As the virus reaches far beyond Wuhan, so, too, does the anxiety. North Korea has banned foreign visitors, tour groups reported. In Taiwan, authorities halted group tours from Wuhan, and the Centers for Disease Control instructed people travelling in China to wear masks. Terry Gou, the Taiwanese founder of iPhone manufacturing giant Foxconn Technology Group, said he counselled his employees to refrain from holiday visits to China. Airports around the world set up tougher screening measures for passengers from China, with Hong Kong threatening to jail arrivals from Wuhan who do not declare medical symptoms. People on Chinese social media have posted about cancelled trips, some saying they would remain abroad rather than risk infection.
Those still travelling, meanwhile, did so with a sense of dread and uncertainty. In Thailand, which saw 11 million Chinese visitors last year, crowds of tourists continued to arrive on Wednesday from Beijing, Shanghai, Xiamen, Xi’an, Harbin – and Wuhan itself.
“More than 400 people are infected now. It’s like a sudden breakout – it’s so scary,” said Cheng Xiaoyan, 24, who is from Fuzhou and was with her husband on their first trip away from their children, aged 3 and 1. She scrolled through her phone, showing social-media feeds filled with videos and pictures of airport and medical personnel in white coats conducting health checks. She had told family members to keep her children at home.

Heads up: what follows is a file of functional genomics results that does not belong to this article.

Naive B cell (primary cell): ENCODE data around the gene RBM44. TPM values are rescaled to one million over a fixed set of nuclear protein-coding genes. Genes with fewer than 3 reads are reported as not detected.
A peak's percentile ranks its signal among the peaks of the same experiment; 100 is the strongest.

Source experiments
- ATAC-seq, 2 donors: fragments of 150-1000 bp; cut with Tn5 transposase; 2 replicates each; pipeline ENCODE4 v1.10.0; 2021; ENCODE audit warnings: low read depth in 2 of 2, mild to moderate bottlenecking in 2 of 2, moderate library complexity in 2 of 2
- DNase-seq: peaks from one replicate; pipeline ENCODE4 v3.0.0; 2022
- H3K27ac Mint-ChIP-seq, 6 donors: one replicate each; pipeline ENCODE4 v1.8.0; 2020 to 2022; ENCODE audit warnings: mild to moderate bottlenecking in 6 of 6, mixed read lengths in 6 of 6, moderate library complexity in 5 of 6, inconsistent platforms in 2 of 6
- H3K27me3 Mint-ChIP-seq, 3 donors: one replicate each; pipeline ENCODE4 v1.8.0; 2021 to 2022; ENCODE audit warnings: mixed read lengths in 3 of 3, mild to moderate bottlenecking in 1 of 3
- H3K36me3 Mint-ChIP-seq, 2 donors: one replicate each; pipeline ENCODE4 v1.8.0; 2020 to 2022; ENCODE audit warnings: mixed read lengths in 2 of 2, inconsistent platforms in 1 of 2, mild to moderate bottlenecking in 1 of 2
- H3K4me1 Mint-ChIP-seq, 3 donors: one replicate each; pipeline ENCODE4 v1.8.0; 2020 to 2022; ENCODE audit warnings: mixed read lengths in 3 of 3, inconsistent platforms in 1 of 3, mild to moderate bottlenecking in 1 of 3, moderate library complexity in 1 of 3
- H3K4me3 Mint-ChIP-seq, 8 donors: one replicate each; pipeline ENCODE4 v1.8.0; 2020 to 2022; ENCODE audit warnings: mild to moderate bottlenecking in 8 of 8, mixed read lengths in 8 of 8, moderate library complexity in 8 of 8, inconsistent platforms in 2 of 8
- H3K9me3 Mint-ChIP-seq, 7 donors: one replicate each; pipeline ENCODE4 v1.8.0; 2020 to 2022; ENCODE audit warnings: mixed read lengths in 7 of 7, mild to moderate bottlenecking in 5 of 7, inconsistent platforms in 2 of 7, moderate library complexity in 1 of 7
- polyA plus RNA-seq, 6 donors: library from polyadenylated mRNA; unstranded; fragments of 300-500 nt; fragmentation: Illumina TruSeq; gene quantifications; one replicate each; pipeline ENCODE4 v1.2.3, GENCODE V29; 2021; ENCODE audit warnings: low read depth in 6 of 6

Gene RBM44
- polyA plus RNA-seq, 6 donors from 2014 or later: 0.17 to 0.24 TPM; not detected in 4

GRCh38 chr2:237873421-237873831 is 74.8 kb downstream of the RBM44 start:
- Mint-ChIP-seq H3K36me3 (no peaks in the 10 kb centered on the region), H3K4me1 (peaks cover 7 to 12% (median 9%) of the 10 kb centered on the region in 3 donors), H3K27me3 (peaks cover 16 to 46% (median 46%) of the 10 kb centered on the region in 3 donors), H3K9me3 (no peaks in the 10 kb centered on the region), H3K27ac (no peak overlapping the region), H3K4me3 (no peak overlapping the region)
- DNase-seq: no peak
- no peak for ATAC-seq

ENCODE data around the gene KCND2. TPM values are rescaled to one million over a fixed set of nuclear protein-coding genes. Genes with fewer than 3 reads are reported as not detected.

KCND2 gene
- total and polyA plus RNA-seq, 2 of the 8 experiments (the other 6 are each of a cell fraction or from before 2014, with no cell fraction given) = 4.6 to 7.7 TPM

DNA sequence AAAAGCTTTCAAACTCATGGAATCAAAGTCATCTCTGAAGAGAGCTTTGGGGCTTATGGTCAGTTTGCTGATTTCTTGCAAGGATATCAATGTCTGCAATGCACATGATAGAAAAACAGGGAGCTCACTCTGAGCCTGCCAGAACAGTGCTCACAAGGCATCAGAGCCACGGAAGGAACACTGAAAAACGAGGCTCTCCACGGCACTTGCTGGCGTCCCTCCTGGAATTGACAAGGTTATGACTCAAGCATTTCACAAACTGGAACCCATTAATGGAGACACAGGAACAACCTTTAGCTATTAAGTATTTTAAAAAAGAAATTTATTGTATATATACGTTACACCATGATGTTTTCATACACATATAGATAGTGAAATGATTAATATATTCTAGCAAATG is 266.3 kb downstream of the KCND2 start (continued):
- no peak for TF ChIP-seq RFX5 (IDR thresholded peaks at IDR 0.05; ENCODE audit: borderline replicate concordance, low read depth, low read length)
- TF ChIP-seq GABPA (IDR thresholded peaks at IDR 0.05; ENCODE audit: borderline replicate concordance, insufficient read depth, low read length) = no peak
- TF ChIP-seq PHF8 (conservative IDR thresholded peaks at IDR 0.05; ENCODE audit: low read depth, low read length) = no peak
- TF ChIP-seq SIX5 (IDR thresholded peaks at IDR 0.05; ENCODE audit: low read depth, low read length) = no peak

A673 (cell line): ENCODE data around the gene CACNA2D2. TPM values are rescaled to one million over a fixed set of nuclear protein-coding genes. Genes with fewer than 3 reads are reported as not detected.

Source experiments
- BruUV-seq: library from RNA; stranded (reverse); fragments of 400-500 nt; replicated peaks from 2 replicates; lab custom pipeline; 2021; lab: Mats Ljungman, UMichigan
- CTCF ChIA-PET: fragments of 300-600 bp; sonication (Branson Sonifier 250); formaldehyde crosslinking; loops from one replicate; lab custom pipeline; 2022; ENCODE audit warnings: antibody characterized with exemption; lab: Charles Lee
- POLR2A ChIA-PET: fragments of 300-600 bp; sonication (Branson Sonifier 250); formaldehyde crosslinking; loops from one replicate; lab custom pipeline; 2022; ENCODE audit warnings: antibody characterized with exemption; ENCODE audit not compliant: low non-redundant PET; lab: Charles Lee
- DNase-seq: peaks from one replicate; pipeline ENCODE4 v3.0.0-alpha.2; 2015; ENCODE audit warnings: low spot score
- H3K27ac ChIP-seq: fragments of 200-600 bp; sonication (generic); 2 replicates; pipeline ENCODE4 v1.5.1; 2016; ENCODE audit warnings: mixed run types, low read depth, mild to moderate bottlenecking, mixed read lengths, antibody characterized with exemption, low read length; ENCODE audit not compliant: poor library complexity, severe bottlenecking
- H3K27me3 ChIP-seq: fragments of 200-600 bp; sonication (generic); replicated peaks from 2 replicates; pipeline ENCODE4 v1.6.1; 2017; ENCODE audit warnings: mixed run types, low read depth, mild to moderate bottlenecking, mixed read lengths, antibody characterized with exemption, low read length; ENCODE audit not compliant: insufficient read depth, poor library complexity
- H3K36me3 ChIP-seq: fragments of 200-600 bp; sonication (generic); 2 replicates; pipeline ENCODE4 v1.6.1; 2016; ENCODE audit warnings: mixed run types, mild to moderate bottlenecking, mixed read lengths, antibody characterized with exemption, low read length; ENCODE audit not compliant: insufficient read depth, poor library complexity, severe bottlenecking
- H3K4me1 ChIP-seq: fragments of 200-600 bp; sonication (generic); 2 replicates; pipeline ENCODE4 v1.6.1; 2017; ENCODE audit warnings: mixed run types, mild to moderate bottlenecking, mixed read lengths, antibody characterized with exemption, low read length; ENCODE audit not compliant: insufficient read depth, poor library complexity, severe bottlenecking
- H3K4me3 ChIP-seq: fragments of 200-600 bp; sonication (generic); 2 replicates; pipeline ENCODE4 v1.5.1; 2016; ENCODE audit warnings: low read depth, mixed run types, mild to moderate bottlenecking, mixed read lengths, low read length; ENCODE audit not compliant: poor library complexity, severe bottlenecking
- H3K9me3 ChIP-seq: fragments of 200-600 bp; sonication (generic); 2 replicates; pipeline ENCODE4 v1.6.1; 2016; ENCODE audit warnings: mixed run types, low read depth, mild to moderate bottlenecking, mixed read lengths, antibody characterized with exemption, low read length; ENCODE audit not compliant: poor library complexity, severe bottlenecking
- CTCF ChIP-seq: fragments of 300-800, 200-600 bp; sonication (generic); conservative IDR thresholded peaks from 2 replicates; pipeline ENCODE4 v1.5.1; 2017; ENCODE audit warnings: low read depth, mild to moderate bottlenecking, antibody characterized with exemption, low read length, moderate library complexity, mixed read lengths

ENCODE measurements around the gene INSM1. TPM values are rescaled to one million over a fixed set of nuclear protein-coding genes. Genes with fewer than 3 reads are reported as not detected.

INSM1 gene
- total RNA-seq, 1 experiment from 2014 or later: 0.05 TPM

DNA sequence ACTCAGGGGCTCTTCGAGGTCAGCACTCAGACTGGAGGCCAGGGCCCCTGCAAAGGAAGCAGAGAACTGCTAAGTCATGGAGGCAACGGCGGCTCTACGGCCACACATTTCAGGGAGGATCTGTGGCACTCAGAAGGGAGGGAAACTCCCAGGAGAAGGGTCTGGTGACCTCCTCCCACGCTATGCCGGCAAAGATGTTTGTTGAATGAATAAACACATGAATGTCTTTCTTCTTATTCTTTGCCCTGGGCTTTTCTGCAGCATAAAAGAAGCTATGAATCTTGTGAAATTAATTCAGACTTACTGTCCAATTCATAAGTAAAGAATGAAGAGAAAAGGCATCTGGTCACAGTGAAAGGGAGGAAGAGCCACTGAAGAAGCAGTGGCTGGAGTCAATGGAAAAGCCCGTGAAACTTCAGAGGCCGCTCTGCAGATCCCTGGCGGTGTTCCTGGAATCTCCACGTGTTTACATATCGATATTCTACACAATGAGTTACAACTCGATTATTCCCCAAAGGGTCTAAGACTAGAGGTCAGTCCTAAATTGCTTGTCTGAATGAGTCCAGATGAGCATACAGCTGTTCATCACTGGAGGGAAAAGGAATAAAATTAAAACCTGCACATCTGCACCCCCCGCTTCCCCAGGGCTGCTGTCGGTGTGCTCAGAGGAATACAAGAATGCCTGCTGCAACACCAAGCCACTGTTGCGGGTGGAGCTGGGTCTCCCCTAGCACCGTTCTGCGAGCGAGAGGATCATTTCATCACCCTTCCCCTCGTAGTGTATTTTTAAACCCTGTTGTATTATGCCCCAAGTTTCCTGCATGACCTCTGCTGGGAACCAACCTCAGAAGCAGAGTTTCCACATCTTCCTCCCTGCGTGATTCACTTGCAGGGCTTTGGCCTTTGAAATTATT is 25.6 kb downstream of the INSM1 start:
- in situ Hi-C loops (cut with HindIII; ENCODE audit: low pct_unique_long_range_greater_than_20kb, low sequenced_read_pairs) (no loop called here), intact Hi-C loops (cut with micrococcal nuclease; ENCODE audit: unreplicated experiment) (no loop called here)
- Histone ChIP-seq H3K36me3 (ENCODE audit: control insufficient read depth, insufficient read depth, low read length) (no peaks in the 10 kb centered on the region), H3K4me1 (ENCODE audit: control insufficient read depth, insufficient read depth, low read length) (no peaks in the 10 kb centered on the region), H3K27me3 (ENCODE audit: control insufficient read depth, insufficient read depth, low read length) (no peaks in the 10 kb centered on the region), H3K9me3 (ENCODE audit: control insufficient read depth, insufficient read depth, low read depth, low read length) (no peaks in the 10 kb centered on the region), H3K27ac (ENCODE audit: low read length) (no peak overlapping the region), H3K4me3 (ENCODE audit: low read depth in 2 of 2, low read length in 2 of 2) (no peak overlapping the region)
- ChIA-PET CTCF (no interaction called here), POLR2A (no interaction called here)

Leaving China didn’t assuage fears for Miko Jin, who arrived in Bangkok with her husband and four-year-old daughter on Wednesday. Thailand reported two confirmed cases, and she was surrounded by people from China as she looked for a bus at the Suvarnabhumi Airport. “There might be visitors from Wuhan here in Thailand. So we need to take protective measures,” she said. She had bought health insurance and “all the necessary equipment, including an ear thermometer and medicine. If anything goes wrong, we will go to the hospital right away,” she said.
Many travellers returning to China covered their faces, while some tucked boxes of masks into duty-free bags, a sign of shortages at home.
Wen Fuyuan, a Taiwanese professor, wore a mask on orders from family members. “They are worried that I might bring back this virus, and that’s understandable.”
But there were also indications that China’s leaders had calmed the waters with a sudden embrace of transparency this week that has involved hourly updates on the viral spread and measures to contain it.
“The Chinese government’s ability to contain such disease is pretty strong. If the government is determined, it will be curbed and cured very soon,” said Zhou Guoxi, a retiree from Xiamen travelling with his 11-year-old grandson.
He said the availability of information eased his concerns.
“The government is quite transparent at the moment about the number of cases. They will let us know when new cases are spotted,” he said.
Besides, he added, ”China is such a big country. All you need to do is to avoid those supersized cities. Things are okay in the countryside and middle-size cities.”